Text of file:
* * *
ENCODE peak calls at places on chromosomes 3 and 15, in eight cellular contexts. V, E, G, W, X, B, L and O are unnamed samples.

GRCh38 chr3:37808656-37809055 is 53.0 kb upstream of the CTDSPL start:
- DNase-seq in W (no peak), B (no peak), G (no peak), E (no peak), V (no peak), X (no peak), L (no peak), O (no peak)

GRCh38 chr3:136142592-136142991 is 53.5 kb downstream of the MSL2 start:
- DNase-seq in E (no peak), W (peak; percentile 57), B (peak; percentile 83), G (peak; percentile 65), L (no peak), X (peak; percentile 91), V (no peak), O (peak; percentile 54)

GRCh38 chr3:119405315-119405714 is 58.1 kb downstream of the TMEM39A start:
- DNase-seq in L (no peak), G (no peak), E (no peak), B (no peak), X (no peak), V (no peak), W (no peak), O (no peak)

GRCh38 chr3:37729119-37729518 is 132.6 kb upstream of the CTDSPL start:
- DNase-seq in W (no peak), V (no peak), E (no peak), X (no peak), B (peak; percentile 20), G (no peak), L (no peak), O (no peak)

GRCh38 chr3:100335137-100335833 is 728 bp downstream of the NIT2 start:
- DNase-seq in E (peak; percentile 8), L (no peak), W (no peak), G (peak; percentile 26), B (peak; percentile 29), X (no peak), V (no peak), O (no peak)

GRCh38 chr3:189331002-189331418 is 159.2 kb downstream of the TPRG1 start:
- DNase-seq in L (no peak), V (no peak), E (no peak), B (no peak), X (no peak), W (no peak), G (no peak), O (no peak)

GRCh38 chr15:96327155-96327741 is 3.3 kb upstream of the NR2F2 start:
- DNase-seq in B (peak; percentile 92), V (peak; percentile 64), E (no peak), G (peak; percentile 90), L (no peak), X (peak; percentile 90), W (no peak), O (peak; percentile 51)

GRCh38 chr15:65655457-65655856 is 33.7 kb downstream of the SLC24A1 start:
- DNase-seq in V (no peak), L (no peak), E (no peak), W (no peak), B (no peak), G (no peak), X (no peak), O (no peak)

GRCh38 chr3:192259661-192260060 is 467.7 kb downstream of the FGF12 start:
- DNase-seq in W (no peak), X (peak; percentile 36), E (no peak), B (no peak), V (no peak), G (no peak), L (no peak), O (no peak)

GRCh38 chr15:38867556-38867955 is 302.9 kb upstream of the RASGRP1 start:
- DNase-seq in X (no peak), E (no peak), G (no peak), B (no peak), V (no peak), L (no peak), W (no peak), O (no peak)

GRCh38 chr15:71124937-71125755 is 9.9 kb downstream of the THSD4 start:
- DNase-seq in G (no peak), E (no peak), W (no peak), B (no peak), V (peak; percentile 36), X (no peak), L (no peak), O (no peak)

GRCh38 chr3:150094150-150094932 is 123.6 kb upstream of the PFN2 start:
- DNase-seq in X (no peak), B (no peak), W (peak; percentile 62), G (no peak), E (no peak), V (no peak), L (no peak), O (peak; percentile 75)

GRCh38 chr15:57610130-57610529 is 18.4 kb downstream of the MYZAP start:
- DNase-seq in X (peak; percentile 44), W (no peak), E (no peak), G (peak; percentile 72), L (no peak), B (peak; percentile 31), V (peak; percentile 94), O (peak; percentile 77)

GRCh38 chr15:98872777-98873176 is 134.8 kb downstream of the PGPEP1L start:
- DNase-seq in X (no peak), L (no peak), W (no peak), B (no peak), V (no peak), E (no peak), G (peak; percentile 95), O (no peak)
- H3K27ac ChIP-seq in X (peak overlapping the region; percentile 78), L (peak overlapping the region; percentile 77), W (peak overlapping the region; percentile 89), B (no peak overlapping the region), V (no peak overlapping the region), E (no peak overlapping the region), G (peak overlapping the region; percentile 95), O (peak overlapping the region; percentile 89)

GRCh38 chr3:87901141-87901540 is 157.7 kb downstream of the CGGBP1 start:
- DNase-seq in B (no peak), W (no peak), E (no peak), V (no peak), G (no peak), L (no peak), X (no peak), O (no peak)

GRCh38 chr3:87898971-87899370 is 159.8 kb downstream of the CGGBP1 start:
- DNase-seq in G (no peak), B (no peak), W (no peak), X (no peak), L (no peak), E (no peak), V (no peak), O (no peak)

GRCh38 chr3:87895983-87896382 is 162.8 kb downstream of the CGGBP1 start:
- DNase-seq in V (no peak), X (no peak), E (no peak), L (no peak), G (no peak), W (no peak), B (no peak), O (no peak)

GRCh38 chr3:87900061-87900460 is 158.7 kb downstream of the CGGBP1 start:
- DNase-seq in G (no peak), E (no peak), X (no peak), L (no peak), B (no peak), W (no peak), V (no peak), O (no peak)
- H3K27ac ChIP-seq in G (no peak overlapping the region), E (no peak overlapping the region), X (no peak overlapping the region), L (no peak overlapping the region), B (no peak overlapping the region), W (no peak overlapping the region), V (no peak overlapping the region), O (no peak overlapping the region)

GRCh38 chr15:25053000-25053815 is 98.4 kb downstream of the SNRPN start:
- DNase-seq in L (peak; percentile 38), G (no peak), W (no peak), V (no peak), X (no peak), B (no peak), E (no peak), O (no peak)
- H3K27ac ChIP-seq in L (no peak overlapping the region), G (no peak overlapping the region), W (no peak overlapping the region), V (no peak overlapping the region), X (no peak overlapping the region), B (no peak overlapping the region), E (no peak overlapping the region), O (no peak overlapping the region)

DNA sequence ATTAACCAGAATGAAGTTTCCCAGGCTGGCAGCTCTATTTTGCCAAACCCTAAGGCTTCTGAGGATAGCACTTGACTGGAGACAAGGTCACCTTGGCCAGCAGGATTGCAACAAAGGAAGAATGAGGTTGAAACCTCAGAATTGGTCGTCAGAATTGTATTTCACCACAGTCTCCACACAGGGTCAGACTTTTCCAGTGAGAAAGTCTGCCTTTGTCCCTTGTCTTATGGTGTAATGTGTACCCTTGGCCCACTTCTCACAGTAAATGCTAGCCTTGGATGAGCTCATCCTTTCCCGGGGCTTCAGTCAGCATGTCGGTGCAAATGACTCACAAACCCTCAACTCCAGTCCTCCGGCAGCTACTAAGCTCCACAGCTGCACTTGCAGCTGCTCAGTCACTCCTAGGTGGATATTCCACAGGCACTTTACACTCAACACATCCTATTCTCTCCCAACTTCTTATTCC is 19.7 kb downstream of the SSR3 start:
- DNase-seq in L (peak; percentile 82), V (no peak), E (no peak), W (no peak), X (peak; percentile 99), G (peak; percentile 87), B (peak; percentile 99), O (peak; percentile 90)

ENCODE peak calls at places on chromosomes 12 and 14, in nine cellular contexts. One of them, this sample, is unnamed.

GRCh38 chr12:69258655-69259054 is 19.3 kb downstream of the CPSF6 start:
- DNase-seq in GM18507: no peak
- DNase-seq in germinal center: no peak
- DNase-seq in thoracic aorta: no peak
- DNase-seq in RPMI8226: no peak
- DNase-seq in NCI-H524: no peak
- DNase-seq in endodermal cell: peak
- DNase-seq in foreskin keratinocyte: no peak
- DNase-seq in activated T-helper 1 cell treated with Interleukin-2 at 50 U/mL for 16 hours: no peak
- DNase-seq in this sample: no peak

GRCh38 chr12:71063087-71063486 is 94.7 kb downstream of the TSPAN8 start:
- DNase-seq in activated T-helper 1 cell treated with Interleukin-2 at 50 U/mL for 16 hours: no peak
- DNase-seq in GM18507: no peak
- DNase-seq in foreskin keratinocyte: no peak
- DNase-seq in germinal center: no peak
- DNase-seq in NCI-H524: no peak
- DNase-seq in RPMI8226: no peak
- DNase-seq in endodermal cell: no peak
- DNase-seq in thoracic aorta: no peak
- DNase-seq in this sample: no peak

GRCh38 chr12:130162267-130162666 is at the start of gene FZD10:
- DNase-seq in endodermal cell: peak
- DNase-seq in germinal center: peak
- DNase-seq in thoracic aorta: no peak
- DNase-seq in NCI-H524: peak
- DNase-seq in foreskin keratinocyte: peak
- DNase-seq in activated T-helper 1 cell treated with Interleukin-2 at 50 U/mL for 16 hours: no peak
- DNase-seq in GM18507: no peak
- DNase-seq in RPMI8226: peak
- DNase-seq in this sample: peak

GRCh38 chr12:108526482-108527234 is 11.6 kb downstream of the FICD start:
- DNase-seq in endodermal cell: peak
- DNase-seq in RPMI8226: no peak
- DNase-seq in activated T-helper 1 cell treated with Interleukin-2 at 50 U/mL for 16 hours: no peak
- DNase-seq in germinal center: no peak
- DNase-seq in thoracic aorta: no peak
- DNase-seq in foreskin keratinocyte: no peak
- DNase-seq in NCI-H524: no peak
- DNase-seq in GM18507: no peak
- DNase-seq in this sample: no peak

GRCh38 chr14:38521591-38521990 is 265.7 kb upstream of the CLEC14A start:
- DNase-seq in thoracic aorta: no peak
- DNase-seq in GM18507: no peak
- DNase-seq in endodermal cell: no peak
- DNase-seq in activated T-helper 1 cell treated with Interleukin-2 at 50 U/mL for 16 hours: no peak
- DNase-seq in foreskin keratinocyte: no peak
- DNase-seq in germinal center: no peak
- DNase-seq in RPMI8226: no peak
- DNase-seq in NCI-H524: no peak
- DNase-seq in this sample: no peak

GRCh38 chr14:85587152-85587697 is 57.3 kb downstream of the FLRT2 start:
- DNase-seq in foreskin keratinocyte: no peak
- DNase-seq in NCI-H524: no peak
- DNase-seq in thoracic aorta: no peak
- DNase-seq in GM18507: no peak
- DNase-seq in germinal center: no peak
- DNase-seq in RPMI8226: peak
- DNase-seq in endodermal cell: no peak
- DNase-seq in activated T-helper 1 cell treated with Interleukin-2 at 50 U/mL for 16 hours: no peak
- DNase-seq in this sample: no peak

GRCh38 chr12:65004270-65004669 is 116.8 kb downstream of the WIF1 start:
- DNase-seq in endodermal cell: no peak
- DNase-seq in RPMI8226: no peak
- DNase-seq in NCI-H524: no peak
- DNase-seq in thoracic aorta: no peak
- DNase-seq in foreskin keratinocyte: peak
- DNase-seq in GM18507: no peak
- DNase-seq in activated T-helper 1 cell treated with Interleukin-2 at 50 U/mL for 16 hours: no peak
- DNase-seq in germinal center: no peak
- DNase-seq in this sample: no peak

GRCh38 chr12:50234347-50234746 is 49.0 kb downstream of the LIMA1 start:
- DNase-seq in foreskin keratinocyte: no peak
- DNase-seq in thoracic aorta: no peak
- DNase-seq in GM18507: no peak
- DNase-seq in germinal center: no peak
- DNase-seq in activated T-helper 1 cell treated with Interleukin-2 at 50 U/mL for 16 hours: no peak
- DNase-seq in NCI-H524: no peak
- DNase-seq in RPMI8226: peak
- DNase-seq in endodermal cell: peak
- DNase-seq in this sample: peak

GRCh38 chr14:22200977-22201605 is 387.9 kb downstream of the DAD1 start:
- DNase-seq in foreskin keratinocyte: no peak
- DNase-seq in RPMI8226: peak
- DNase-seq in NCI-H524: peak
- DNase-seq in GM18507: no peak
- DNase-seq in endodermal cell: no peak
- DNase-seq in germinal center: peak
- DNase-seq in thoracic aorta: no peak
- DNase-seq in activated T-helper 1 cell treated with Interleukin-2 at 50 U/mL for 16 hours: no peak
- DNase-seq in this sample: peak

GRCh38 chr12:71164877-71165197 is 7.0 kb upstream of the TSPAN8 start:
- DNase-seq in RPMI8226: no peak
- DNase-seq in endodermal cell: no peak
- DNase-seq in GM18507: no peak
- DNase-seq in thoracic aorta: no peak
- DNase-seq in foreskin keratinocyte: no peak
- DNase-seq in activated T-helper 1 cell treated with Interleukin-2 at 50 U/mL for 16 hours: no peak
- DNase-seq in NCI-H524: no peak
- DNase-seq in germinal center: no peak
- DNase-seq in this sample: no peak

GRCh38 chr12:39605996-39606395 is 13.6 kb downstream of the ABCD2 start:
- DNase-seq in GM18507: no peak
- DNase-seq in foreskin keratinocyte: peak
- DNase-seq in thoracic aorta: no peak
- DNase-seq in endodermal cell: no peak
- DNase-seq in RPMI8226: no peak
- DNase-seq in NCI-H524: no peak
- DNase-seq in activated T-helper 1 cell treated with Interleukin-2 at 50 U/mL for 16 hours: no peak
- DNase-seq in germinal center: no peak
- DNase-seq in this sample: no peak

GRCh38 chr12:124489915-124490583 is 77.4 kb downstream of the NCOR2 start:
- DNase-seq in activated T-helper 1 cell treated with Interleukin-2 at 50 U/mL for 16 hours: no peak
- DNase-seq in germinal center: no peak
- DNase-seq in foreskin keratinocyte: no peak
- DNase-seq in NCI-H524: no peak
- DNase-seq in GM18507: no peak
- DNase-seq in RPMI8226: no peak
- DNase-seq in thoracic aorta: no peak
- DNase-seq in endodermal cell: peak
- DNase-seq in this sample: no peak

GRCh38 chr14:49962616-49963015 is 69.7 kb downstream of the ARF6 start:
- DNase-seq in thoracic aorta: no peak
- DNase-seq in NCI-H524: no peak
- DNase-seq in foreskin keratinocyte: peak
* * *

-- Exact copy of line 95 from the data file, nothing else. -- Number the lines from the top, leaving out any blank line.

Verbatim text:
- DNase-seq in this sample: no peak